The former speaker can now stand down as an MP
The former speaker of the House of Commons Michael Martin has been formally granted permission to stand down as an MP.
In keeping with Commons tradition, the Chancellor of the Exchequer has appointed Mr Martin to be Steward and Bailiff of the Manor of Northstead.
This is a technical device to allow him to stand down as an MP. No date has yet been set for the resultant by election.
MPs will elect a successor to Mr Martin as speaker this afternoon.
Mr Martin became the first Speaker to be forced from office in 300 years following widespread public revulsion at the number of MPs who were seen to take advantage of the Commons' expenses rules.
His replacement will inherit the role of adjudicating MPs' debates, representing Parliament to outside bodies, as well as overseeing the administration of the House of Commons.
In his valedictory address from the Speaker's chair, Mr Martin repeated his apology to the public over the expenses issue but said MPs also had to share the blame for failing to bring in reforms last year.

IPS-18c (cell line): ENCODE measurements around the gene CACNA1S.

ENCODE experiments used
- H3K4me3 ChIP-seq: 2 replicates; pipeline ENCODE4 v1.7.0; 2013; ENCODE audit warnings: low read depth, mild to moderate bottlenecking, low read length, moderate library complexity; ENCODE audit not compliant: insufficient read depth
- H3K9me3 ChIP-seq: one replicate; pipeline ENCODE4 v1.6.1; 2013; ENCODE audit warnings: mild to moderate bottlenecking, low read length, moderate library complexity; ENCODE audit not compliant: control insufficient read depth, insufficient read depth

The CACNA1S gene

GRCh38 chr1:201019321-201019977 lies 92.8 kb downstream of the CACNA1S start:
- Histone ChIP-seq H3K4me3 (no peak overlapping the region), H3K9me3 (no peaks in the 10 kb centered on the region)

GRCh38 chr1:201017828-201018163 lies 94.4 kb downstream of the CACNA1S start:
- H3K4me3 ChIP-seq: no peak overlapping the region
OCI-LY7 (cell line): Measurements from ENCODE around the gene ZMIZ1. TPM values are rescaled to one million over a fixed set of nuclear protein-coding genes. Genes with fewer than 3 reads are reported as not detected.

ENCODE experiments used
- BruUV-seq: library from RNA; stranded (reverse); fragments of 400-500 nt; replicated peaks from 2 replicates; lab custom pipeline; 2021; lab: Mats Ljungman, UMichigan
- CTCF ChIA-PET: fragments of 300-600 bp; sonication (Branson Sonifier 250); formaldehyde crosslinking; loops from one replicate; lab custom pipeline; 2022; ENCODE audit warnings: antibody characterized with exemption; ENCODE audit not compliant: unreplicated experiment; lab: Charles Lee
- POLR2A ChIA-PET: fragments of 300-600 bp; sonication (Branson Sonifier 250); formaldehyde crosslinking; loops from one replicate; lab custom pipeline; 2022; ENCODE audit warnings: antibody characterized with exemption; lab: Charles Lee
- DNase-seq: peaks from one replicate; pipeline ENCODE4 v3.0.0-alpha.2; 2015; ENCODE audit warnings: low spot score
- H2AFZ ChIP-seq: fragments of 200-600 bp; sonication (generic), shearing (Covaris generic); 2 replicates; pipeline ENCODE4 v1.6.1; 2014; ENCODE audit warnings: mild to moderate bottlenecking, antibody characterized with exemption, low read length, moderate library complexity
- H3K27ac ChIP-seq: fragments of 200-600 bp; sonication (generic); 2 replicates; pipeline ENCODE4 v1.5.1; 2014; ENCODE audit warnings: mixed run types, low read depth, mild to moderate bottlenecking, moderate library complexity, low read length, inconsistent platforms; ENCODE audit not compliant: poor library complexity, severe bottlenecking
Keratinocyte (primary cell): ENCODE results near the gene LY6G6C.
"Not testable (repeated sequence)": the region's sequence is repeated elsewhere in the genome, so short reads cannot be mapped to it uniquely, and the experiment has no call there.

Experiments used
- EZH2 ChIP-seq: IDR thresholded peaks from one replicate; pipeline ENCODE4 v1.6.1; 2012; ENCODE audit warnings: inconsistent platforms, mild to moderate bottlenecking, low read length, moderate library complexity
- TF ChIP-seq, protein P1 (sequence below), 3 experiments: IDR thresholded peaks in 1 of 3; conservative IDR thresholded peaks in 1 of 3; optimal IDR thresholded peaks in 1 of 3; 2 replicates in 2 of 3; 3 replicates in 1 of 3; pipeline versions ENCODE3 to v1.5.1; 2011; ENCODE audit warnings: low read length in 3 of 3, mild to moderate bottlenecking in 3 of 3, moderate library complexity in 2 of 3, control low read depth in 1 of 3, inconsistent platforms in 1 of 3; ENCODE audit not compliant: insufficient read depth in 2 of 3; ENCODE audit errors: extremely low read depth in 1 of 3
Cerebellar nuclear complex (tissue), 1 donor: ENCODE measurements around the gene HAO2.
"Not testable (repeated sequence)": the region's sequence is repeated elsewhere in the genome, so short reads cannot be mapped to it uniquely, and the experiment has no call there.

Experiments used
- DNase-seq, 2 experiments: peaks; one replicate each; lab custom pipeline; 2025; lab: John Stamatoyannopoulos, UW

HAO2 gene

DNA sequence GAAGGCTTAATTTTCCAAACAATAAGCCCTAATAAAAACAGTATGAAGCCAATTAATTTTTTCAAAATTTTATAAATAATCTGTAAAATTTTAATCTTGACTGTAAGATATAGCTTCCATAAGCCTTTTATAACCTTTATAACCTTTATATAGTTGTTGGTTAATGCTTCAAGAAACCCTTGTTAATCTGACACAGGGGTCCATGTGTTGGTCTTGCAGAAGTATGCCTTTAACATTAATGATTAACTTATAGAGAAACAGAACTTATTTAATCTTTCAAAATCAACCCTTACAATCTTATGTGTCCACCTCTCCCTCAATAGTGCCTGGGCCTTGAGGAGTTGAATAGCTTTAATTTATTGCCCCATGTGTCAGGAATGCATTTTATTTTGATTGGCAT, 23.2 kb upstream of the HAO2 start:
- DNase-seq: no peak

He told MPs: "This subject has caused understandable loss of public trust and confidence in us all. In my 30 years in the House I have seen nothing like it.
"Let me say again to the men and women of this country I am sorry.
"But also let me remind this house that it passed up an opportunity of dealing with this emotive issue less than a year ago."
He added: "I wish that party leaders would have shown then some of the leadership that they have shown now."
And although tradition dictated that votes on issues such as expenses are not whipped, he said: "This does not remove the responsibility of leaders to speak up for common sense and for the obvious wishes of the country in seeking necessary reform.
"We should have done that last year."